What Hinders Team Effectiveness?

by Robbin McClain; Updated September 26, 2017
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High-performing teams give a company or organization a competitive edge. They produce better results, lower costs and provide creative solutions for customers. Successful teams rely on the commitment, trust, communication and participation of members to achieve goals that cannot be accomplished by individuals alone. Absence of these qualities hinders the effectiveness of the team.

Unclear Team Goals

To be successful, all team members must first understand the purpose and goals of the team. Each person must know her role and how it will contribute to the team's goal. The team leader should specifically spell out the ground rules for the group, which includes how members will work together, what expectations they will need to meet and the time line of the project.

Poor Communication

Effective team members communicate easily with one another. The environment for team discussions should be informal and open, not formal and stuffy. Meetings should be held on a regular basis so that team members can share their progress and alert the group to any obstacles that have arisen. Members should be discouraged from guarding information that will help the group.

Relationship Conflict

Teams can develop not only task-related disagreements but also relationship conflict. Team members may not like one another and may hold different values and beliefs. To work as a team, members need to put their personal feelings aside and be willing to listen. Open discussions, civil disagreements and the participation of all members will help build trust and enable the team to meet its goals.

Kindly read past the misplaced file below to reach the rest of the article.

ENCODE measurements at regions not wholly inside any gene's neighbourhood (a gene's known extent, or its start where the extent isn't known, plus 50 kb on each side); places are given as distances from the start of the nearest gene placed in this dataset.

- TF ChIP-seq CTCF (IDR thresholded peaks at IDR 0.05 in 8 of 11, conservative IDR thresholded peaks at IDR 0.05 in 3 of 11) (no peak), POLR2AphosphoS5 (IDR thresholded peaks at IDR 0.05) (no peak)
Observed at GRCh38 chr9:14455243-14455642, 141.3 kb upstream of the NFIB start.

Lack of Accountability

Everyone on the team must pull his weight. The most successful teams have members so committed to their goal that they're not afraid to remind an underperforming colleague that she's not meeting the team's standard. Monitoring progress and celebrating results help form a culture of accountability.

About the Author

Robbin McClain has been writing professionally since 1992. She has written about beauty, fashion, health, business and crafts for "American Salon," "Redbook," "Woman's Day" and other publications. McClain holds a Bachelor of Arts in English from the University of Texas.

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